These coverlets use the technique of Galician Felpa (or gorullo), ancient loop-pile weaving technique which is over 1400 years old. It was one of the most common weaving techniques in this northern region of Spain. In 2009 I had the opportunity to examine Galician textiles in the museum stores of the Museo del Traje in Madrid (The Costume Museum). There I found one such coverlet, with not just one or two figures, but a whole collection of dancers and craftsmen, all picked out with Galician felpa, with hundreds of thousands of individual loops. The simple, naieve, childlike figures on felpa coverlets have a special charm of their own. They are, I believe, a very traditional feature of traditional folk textile design in Galicia. In the felpa textiles I weave and sell at my Textile Studio in the Ribeira Sacra in Galicia, I like to incorporate elements of traditional design, especially when I feel they translate well into a modern context.
Figures such as these have a naieve charm and appeal that is, in fact, timeless. When I wove the little felpa figure based on the museum coverlet I was aware that I was bringing something that was virtually lost from traditional Galician life and art – and giving it new life again. It is not enough simply to weave these traditional figures into new felpa textiles, however; as Galicians themselves are often unaware of their own textile tradition it is very important to explain what these figures mean. What is the point of having a rich folk art textile tradition if you don´t actually recognise it? It is for this reason, in part, that I give textile talks about the coverlets, write articles, and teach felpa weaving – so the weaving tradition is once again recognised and people can choose a felpa textile as a culturally-significant as well as a beautiful textile. Fixing the technique in tradition and explaining how felpa textiles are made also helps people to understand the price of felpa textiles which is considerably higher than normal textiles. For each individual loop is hand-formed with the weaver´s fingers, not with the shuttle. This means a cushion may take a day and a half to make.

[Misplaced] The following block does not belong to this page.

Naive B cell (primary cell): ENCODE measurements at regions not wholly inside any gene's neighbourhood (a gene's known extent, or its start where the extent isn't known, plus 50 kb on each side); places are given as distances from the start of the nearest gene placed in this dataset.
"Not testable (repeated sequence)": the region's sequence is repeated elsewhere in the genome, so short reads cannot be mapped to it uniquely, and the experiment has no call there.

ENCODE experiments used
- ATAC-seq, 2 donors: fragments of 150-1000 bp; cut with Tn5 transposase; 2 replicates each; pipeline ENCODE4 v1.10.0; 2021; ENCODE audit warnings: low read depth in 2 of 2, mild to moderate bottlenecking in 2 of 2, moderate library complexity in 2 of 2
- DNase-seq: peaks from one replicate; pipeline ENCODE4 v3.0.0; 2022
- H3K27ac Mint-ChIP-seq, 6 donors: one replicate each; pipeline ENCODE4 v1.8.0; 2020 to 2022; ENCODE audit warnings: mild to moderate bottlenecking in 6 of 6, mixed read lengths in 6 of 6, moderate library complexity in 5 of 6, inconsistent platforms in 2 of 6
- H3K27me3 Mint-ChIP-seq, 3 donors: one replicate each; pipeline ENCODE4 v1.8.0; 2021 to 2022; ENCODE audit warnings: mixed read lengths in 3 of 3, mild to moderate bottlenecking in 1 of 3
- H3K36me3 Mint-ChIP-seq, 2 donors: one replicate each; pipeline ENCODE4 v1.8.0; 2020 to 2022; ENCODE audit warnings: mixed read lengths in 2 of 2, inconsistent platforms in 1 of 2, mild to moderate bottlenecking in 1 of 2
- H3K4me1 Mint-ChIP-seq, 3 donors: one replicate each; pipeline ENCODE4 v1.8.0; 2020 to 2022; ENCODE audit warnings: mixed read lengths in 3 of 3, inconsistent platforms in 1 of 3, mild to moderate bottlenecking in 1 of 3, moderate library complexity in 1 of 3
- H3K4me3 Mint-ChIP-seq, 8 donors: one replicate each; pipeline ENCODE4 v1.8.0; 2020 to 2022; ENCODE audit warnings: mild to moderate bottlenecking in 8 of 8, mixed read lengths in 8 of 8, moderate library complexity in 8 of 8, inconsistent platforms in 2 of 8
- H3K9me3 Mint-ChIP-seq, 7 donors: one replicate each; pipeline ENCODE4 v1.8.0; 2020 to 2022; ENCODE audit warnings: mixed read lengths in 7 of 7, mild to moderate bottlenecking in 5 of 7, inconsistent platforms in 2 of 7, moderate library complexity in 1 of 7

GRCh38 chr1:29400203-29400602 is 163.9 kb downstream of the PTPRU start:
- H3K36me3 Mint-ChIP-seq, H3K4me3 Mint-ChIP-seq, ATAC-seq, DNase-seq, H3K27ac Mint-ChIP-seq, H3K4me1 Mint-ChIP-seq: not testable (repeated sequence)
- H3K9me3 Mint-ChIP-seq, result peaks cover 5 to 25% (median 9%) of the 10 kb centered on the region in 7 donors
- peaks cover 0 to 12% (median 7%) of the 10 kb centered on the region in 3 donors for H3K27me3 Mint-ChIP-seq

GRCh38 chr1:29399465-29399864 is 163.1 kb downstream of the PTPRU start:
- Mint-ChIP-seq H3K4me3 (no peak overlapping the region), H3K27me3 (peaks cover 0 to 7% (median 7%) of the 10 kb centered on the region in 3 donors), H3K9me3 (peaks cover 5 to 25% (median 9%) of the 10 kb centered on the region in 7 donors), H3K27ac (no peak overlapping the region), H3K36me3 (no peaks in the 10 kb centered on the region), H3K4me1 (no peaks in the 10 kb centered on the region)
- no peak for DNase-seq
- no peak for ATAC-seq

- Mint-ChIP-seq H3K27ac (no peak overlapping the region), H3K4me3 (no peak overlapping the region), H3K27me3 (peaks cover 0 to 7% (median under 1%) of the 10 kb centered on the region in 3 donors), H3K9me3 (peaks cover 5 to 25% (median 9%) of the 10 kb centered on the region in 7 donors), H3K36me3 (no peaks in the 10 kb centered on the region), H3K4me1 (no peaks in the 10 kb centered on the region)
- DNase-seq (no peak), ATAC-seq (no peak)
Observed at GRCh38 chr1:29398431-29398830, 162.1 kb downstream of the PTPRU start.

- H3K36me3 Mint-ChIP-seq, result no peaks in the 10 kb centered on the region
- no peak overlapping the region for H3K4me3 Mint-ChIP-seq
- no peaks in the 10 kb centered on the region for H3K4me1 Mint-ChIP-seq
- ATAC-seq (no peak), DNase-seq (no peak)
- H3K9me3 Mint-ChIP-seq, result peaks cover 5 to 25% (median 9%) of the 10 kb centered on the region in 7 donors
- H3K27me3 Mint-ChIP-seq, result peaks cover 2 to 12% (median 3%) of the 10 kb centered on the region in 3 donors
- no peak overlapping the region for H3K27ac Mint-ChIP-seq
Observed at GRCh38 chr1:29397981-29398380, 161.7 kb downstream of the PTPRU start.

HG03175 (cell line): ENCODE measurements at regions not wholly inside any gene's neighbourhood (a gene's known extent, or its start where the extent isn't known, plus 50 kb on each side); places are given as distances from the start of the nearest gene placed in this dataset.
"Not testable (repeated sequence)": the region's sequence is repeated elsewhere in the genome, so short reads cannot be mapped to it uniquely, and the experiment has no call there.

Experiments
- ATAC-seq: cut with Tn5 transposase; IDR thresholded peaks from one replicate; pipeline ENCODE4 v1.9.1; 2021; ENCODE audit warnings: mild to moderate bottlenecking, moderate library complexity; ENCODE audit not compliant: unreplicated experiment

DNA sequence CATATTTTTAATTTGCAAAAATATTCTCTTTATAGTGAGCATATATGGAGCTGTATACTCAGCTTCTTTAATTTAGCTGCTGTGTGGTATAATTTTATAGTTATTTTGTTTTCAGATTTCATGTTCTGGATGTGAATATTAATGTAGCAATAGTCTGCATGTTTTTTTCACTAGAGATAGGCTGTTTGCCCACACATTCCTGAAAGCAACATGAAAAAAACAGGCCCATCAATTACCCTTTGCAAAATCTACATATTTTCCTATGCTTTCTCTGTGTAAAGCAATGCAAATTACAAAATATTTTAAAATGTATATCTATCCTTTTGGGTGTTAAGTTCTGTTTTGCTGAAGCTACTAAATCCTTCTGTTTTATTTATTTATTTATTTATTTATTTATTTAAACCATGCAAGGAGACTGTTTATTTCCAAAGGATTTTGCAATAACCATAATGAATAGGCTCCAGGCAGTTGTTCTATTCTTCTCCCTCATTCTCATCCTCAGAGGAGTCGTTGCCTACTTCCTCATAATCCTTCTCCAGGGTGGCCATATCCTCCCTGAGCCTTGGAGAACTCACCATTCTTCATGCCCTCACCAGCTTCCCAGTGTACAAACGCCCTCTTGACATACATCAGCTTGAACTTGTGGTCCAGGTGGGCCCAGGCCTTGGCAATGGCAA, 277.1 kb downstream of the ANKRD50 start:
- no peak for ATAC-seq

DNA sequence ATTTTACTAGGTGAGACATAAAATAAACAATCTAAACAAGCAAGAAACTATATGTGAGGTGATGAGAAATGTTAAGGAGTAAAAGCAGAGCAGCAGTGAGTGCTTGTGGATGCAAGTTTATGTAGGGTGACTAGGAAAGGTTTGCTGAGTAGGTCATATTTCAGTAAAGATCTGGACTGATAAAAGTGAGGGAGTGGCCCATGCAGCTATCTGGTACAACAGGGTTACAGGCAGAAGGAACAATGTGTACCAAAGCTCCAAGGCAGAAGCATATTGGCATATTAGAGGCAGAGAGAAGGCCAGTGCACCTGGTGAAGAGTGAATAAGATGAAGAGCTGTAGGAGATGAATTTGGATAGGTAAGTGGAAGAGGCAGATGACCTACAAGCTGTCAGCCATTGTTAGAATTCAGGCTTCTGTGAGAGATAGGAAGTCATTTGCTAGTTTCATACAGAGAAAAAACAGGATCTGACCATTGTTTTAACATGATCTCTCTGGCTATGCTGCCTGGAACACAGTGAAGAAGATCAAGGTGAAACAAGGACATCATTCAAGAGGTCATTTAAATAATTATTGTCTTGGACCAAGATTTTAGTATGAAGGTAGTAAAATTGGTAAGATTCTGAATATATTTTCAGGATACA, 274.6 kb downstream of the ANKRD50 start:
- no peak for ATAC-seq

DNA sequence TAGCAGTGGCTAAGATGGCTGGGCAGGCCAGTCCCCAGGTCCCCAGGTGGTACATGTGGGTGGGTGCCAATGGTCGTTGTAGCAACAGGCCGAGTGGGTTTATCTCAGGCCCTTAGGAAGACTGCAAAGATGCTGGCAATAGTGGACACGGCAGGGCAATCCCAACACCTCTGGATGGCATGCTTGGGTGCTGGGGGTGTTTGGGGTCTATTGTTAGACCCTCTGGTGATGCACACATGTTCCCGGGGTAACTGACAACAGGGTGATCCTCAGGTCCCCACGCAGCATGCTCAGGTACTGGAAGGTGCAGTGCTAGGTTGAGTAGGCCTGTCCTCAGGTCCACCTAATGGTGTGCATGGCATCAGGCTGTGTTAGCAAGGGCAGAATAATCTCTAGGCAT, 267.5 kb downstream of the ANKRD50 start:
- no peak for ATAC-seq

Some regions of Spain have lost their traditional textile tradition almost completely. In Galicia there was a very strong peasant weaving tradition but it is still in danger of disappearing completely. There are several weavers, like myself, who still make Galician felpa textiles. The purchase or commission of these textiles in Galicia today is a cultural act full of significance. It is not simply the purchase of a any old cushion or wall-piece, but an expression of identity. In Galicia today more and more people are beginning to place a higher value on tradition. The best way to value a cultural tradition is by keeping it alive. The best way to keep alive an old textile tradition is by supporting the weavers.